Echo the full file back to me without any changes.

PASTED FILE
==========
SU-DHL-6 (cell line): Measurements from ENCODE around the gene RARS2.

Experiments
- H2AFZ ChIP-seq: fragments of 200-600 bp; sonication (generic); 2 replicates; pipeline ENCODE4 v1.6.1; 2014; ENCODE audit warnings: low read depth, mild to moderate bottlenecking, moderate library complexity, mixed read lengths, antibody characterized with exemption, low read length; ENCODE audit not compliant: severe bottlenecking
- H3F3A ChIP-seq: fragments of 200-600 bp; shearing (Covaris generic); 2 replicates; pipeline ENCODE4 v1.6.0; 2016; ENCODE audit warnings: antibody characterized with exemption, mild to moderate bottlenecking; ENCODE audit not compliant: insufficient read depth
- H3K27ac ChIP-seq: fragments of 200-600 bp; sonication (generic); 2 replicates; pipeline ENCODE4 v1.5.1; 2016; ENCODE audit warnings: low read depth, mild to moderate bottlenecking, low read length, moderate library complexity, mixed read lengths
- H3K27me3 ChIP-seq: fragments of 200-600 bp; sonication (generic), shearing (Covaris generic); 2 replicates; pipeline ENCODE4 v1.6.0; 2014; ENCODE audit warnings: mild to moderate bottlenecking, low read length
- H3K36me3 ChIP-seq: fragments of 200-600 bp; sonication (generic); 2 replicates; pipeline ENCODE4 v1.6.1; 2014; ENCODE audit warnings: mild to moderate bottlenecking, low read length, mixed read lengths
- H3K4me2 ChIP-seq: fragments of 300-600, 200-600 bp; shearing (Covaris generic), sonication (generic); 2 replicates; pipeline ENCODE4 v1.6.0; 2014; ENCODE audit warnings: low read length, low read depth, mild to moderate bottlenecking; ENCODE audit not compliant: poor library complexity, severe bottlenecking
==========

SU-DHL-6 (cell line): Measurements from ENCODE around the gene RARS2.

Experiments
- H2AFZ ChIP-seq: fragments of 200-600 bp; sonication (generic); 2 replicates; pipeline ENCODE4 v1.6.1; 2014; ENCODE audit warnings: low read depth, mild to moderate bottlenecking, moderate library complexity, mixed read lengths, antibody characterized with exemption, low read length; ENCODE audit not compliant: severe bottlenecking
- H3F3A ChIP-seq: fragments of 200-600 bp; shearing (Covaris generic); 2 replicates; pipeline ENCODE4 v1.6.0; 2016; ENCODE audit warnings: antibody characterized with exemption, mild to moderate bottlenecking; ENCODE audit not compliant: insufficient read depth
- H3K27ac ChIP-seq: fragments of 200-600 bp; sonication (generic); 2 replicates; pipeline ENCODE4 v1.5.1; 2016; ENCODE audit warnings: low read depth, mild to moderate bottlenecking, low read length, moderate library complexity, mixed read lengths
- H3K27me3 ChIP-seq: fragments of 200-600 bp; sonication (generic), shearing (Covaris generic); 2 replicates; pipeline ENCODE4 v1.6.0; 2014; ENCODE audit warnings: mild to moderate bottlenecking, low read length
- H3K36me3 ChIP-seq: fragments of 200-600 bp; sonication (generic); 2 replicates; pipeline ENCODE4 v1.6.1; 2014; ENCODE audit warnings: mild to moderate bottlenecking, low read length, mixed read lengths
- H3K4me2 ChIP-seq: fragments of 300-600, 200-600 bp; shearing (Covaris generic), sonication (generic); 2 replicates; pipeline ENCODE4 v1.6.0; 2014; ENCODE audit warnings: low read length, low read depth, mild to moderate bottlenecking; ENCODE audit not compliant: poor library complexity, severe bottlenecking